A spring pop-up saw the yakitori evangelist arriving at the kitchen of Little Tokyo’s Japanese American Cultural and Community Center at 8:45 a.m. and prepping for roughly nine hours. To break down chickens so precisely and cleanly, he uses a small arsenal of knives, and sharp ones at that. He designates his “chicken cutting knives” almost exclusively to working with poultry to keep them in top form, slicing through and around skin, tendon and cartilage.

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The sharp point of the triangular, stiff honesuki knife, specifically designed for chicken, allows him to maneuver between the muscle and the bone. The garasuki, longer and thicker, allows him to cut easily between bones. “You need the cleanest cut of the chicken to be able to then get the cleanest meat, you need the cleanest meat to yield the cleanest skins,” he said. “Every step matters. It’s a process.”


Especially in the U.S., where yakitori is not as ubiquitous, specialized parts of the chicken aren’t often sold individually; to acquire the oysters, the arteries, the tail, the shoulders and other cuts he opts to break down whole chickens for his pop-ups, with each guest eating through half of a chicken by evening’s end. Japan’s yakitori chefs are lucky, he says: They can simply call their providers and request bags of chicken tails.

Hands at work cutting raw chicken.
Yakitoriguy breaks down a chicken at his pop-up at the Japanese American Cultural and Community Center in May.
(Shelby Moore / For The Times)

Out of necessity he began serving his own kind of signature skewers, combining pieces: The tail, for instance, includes a soft bone running through the end, with meat on either side, which he separates and serves with smaller pieces from the thigh so that two diners can receive tail meat from the one chicken. It takes him three to five minutes to break down a chicken now without rushing, but when he started it took him around 45. Some of his novice YouTube subscribers comment that breaking down a bird and assembling the skewers can take them upward of three hours.

Extra pieces, such as carcasses, removed bones, necks and membranes, are added to chicken stock that’s been on his menu for five years and simmers on the stove with kombu, onion discards from negima skewers and other aromatics, to be served toward the end of the night with a grilled onigiri, the rice just barely charred — though at one pop-up, he ground the neck cartilage and shoulder, then stuffed it into a deboned chicken wing and grilled it together.

At the JACCC, Chris Ono, who runs Hansei restaurant within the cultural center, is helping Yakitoriguy break down chickens and lending his team to do so too. It’s their first time cooking together, slicing in tandem, though they’ve known each other since high school.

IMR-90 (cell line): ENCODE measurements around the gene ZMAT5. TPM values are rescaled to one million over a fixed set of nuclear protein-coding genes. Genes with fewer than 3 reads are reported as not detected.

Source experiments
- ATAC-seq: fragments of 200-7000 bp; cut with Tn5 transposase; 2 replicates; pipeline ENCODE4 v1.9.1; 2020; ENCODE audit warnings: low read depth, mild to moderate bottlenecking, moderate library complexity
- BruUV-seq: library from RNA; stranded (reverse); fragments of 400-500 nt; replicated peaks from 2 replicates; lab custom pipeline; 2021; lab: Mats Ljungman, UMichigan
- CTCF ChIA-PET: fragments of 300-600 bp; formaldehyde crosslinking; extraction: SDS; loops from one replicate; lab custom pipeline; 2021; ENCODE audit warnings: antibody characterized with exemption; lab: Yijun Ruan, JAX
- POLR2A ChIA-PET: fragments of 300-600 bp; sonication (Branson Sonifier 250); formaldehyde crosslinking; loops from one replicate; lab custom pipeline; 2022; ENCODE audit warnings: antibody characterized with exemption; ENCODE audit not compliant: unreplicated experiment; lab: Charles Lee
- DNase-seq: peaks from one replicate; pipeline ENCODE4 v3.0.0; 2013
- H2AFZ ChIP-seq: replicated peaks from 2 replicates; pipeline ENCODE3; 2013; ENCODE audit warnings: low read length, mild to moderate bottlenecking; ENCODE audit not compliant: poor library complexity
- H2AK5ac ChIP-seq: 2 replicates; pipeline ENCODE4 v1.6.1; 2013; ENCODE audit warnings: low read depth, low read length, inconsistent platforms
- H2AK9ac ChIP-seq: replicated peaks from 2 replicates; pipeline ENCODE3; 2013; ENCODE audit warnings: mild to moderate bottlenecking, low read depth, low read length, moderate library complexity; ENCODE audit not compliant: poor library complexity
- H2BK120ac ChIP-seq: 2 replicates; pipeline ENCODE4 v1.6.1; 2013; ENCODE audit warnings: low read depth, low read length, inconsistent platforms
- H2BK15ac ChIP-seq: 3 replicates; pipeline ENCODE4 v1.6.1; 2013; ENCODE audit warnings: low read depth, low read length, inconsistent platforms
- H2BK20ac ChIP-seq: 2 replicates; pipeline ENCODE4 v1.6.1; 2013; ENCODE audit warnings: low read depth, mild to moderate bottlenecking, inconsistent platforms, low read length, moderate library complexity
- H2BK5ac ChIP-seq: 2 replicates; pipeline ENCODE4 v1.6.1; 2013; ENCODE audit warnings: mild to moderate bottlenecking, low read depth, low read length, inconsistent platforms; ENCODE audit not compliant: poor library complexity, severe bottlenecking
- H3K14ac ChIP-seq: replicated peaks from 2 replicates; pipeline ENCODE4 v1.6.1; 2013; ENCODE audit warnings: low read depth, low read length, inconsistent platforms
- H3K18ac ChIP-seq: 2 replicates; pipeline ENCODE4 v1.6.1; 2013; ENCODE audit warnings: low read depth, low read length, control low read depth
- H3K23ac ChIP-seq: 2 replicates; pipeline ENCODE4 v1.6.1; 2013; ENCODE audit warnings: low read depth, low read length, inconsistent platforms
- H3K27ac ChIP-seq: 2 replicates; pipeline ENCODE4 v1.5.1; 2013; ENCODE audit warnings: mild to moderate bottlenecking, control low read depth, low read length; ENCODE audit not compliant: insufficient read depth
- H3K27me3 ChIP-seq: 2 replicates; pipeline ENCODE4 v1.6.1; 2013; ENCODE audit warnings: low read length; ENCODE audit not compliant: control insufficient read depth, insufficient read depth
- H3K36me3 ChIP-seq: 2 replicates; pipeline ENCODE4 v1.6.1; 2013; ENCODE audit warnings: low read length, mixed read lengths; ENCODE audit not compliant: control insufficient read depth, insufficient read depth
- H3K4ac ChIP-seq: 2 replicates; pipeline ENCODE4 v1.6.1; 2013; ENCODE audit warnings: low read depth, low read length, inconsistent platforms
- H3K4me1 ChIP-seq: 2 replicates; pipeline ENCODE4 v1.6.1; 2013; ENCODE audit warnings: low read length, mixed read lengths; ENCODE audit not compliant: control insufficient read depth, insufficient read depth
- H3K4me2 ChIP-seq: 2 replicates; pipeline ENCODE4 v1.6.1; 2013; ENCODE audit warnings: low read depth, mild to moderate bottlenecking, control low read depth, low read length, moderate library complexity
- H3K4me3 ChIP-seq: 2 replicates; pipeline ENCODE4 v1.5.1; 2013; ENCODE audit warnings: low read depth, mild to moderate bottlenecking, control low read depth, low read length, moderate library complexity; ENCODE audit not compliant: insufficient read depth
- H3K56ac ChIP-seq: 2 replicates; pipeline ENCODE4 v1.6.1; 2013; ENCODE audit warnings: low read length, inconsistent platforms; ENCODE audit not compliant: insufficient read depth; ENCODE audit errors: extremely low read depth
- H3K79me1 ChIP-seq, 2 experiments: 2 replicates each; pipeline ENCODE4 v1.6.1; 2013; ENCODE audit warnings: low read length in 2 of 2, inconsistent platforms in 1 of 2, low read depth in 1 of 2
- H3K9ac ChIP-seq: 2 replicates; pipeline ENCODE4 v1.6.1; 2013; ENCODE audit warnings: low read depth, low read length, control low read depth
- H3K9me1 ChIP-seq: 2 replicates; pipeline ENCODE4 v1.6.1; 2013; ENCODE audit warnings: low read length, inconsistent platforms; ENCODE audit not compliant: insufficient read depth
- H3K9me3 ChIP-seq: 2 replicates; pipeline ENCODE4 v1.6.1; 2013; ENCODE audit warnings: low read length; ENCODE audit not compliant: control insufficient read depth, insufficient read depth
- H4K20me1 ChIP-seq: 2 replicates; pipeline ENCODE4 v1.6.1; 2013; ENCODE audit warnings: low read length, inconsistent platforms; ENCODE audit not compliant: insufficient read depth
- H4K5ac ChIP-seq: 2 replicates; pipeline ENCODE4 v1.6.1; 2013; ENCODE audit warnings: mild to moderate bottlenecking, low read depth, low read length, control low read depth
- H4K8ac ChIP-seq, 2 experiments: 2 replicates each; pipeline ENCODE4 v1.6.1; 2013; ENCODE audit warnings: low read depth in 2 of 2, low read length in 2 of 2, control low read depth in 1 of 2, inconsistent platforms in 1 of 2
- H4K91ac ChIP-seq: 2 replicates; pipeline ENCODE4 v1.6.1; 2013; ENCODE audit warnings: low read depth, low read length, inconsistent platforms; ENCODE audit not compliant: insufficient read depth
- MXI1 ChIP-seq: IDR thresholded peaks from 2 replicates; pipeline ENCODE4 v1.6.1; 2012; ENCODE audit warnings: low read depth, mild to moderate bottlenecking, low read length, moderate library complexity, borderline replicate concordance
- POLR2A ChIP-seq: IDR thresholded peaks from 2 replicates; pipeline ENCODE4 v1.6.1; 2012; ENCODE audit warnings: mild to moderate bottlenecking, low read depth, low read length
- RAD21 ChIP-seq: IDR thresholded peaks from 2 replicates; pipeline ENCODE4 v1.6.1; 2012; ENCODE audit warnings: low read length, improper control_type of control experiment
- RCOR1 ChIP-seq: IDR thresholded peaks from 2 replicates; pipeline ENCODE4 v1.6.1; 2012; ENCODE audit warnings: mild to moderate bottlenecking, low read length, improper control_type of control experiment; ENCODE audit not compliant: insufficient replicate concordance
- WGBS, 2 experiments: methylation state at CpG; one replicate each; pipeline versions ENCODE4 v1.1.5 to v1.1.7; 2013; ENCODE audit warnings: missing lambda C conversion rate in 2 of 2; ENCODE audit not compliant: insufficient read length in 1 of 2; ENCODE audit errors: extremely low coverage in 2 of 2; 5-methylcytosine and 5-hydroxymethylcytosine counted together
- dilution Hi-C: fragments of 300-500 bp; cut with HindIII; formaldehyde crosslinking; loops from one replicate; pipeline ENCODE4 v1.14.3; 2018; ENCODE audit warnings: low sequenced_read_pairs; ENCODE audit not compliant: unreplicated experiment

“I like asking him a lot about grills because I’m not really into yakitori as much, but I love it,” Ono says. The knowledge exchange works both ways: While Ono asks for advice on grilling and skewers — especially for the launch of his own kushiyaki pop-up hosted at Virgil Village wine bar Melody — every so often the yakitori specialist will pick Ono’s brain for tips on working with fish.


That collaborative spirit is endemic to yaki chefs. Perhaps it’s the tie to camaraderie and drinking culture, but in Japan the accessible, affordable nature of the dish has brought together hundreds of chefs for a number of yakitori-focused festivals — a network of professionals happy to share their knowledge with one another and, thanks to Yakitoriguy’s newfound spotlight, more curious diners and home cooks alike.

He hopes that this community will more readily spread to America, but in the meantime, he hopes to take over a local yakitori spot for an event where he isn’t even cooking but emceeing the restaurant’s usual chef, explaining to diners what techniques are being employed and what each course entails — an excuse to hype up another yaki master.

On a busy night at Torimatsu, Yakitoriguy sits against the far wall at one of the restaurant’s hotly requested counter seats. He orders rapidly in Japanese: a range of yakitori and kushiyaki, a preference for scallion salad and, later, shochu on the rocks and a small bowl of chicken sashimi.

A chef plunges a skewer of meat into an earthen pot.
Torimatsu owner Shoji Ishikawa grills yakitori and kushiyaki with a tare that’s more than 30 years old in his Gardena restaurant.
(Stephanie Breijo / Los Angeles Times)

He doesn’t have a favorite skewer. It’s a yakitori chef’s job, he feels, to take every cut of the chicken, to give it use and purpose and appeal — even to those who might not normally order it. Partially, it’s due to innovation: If the breast is often too dry, it could become juicier when wrapped in skin or wedged between yuba or fat before it hits the coals. Liver, when cooked expertly, has a tendency to become creamy and lose its overt iron taste.

He watches Ishikawa, rapt and captivated, just as his own followers and diners tend to stare at him, wide-eyed and eager, during his own pop-ups.


“I think my whole romanticized fascination is with any craftsman from Japan — whether they’re making swords or this — because they’re doing it for life,” he says. “There’s something about repetitive skills. Through repetition, knowledge and experience that builds up, kind of like the tare: just over time.”

Like his own tare, built on contributions from the masters who came before him, it’s a fascination layered with information and aid from his global network of fellow yakitori evangelists. Maybe, he says, he can be that authority and provide guidance to a future yakitori chef, keeping the specialty — and the tare — going for generations to come.